Northern Ireland’s deputy First Minister has urged a cautious approach to further lockdown relaxations amid high Covid rates and pressures on the health service.

Michelle O’Neill also criticised the DUP’s approach to remaining restrictions.

DUP First Minister Paul Givan has previously expressed a desire to see the measures lifted by the end of September and the party has voiced opposition to any further lockdowns.

Health Minister Robin Swann also took a different position to the DUP, warning against being calendar-led with future moves to lift coronavirus restrictions.

Ms O’Neill, who returned to Stormont on Monday following her own battle with Covid-19, said Thursday’s meeting of the Executive was an “important” one and would look at pandemic planning for the winter.

The Sinn Fein vice president said she would advocate a cautious approach to easing further restrictions.

“Clearly we are experiencing very high levels of Covid, a very difficult time for the health service. Healthcare staff are stretched to full capacity and really exhausted after the last 18 months, and they continue to really feel that pressure,” she said.

“I think the Executive on Thursday will have to look at where we are now, have to look about planning for the winter and what’s going to be a very uncertain period, I think, over the winter months.

“We have to take decisions, I believe we need to be cautious, we need to make progress, of course, but we need to move very cautiously as we go through the next number of months if we’re going to protect not only ourselves, our loved ones.

“It’s not just in terms of the Covid crisis and the pressure in our hospitals, it’s the knock-on impact that it has across our health service for those patients requiring treatment for many other conditions.

“That is all a very challenging picture.”

Ms O’Neill said she had “always advocated the cautious approach”.

“That we take things very steady, when we’re able to make easements, we have to measure those easements,” she said.

“It’s very clear the winter months ahead are going to be difficult. It’s already a difficult picture within the health service.”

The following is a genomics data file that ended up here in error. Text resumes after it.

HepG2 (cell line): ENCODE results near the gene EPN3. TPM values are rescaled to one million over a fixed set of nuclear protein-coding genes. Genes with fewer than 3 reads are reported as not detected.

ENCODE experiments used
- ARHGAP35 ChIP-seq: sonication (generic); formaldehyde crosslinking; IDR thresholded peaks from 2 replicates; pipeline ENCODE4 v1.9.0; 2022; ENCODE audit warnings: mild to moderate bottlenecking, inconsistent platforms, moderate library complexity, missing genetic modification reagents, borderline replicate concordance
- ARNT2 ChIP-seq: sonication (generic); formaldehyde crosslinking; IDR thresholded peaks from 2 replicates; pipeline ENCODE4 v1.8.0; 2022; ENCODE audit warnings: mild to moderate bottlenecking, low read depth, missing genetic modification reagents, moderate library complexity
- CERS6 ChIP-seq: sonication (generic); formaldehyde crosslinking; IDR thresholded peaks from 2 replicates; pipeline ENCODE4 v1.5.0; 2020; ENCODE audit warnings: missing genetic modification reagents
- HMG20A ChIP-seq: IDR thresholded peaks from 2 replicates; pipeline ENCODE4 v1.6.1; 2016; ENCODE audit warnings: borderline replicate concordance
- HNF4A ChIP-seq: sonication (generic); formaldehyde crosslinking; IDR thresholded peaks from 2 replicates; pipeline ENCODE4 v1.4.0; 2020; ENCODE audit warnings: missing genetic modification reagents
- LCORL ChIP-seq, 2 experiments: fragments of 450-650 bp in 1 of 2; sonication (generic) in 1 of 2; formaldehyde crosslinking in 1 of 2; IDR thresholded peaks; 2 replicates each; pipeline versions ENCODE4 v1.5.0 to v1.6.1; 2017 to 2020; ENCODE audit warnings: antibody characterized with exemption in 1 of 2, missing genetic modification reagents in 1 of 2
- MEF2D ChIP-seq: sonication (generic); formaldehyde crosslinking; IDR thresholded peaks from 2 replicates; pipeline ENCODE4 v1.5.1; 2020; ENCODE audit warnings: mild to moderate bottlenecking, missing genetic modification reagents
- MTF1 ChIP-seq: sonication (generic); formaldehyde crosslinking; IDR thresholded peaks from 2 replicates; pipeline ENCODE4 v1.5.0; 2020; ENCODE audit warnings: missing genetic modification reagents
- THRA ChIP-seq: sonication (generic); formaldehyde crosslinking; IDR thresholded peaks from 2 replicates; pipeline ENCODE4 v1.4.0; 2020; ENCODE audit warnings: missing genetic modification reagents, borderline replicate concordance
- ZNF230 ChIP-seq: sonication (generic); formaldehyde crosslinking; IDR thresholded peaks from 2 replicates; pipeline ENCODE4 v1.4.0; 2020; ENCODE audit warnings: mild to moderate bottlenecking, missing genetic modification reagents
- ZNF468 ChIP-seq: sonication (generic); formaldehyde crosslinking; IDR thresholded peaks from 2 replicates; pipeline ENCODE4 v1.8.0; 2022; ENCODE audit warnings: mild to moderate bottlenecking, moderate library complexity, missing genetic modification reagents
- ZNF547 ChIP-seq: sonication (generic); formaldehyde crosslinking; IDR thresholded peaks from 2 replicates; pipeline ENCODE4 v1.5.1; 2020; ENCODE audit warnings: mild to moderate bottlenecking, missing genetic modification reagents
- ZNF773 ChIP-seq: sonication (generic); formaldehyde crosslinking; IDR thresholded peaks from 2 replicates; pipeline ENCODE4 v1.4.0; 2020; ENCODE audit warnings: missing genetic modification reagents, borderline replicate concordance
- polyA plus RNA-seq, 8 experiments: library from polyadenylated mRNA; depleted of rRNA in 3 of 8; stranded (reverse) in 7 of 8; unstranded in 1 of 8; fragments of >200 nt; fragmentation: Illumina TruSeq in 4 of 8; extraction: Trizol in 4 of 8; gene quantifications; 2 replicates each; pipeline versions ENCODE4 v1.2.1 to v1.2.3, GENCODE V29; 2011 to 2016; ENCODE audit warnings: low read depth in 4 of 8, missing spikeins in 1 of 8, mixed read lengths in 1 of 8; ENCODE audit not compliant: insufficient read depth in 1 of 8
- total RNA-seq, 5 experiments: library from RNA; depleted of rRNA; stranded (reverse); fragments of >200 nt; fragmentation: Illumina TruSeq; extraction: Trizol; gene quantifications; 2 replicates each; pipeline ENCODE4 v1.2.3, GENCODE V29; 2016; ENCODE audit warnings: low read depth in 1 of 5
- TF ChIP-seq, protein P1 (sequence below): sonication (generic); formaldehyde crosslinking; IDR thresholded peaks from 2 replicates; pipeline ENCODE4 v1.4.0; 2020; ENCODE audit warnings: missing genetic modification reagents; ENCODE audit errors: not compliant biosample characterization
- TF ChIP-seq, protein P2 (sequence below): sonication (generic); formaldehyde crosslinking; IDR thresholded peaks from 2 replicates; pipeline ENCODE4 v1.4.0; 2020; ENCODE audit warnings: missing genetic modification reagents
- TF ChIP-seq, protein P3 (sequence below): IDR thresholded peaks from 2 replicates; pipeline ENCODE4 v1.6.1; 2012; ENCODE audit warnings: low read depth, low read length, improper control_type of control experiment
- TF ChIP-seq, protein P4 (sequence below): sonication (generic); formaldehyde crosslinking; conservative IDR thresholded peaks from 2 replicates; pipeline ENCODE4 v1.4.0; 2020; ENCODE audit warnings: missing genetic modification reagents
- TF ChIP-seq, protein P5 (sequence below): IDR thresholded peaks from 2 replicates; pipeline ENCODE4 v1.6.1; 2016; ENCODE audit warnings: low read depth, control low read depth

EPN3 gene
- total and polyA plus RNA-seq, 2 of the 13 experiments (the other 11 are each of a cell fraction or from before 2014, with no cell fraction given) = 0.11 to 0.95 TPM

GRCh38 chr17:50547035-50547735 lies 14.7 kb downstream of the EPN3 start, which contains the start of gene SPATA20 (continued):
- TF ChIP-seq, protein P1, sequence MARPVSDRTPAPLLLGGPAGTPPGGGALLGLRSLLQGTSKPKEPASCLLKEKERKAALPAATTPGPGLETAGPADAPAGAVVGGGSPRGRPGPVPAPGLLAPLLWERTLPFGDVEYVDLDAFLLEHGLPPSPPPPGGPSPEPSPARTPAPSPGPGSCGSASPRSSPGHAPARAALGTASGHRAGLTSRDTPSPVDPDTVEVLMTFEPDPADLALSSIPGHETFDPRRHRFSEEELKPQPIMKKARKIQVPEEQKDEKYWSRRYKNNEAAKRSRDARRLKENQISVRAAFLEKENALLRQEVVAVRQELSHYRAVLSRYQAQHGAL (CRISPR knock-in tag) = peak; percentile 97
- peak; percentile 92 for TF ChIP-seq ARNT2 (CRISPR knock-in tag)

She added: “What we need to have is a preventative approach, I have always said that we need to be very honest with the public and say that everything has to remain on the table given the uncertain nature of the pandemic.

“However I want to do everything we can to avoid circuit-breakers, lockdowns whatever you want to call them. So we should do everything in our power. We can do that with simple things, face coverings, social distancing … those things will prevent us from having to reach for the more draconian tools.”

Speaking separately, Mr Swann said Northern Ireland is not yet at a point where restrictions related to face coverings and social distancing should be lifted.

The Ulster Unionist minister said he would take a “proportionate” approach to lifting any remaining coronavirus measures and would be influenced by transmission rates of the virus and the pressures on hospitals.

“I haven’t seen any proposals or asks coming forward from other ministers.

“To move away from the compulsory wearing of face coverings in certain areas and social distancing, I don’t think we’re at a point yet when you see the infection rates currently in Northern Ireland,” he said.

He said it would be “irresponsible” to rule out further circuit break lockdowns.

“It would be irresponsible for any health minister to take anything off the table,” he said.

“And I think it wouldn’t be honest to the people of Northern Ireland.

“It (being honest) is something I’ve strived to do over the last 18 months, it may not be messages that people wanted to hear or people liked hearing, but, when it comes to this virus, we can’t take anything off the table, because to take something off the table now that we do have to bring back if things start to go the wrong way would be irresponsible and it’s not something I’m prepared to do.

“One of the challenges that we’ve always tried to overcome in the last 18 months is that perception of mixed messages,” he said.

“I think coming from a health (department) point of view, we’ve been consistent, it’s about taking the steps that are at the right time as to where the virus actually is in Northern Ireland and not actually trying to manage things by calendar date, because that doesn’t work.

“Coronavirus never has and never will follow that calendar that people may want to set for it.”

On Monday, a further five deaths of patients who had tested positive for Covid-19 and 1,020 more cases of the virus were reported in Northern Ireland.

There were 379 Covid-19 patients in hospital, with 33 in intensive care.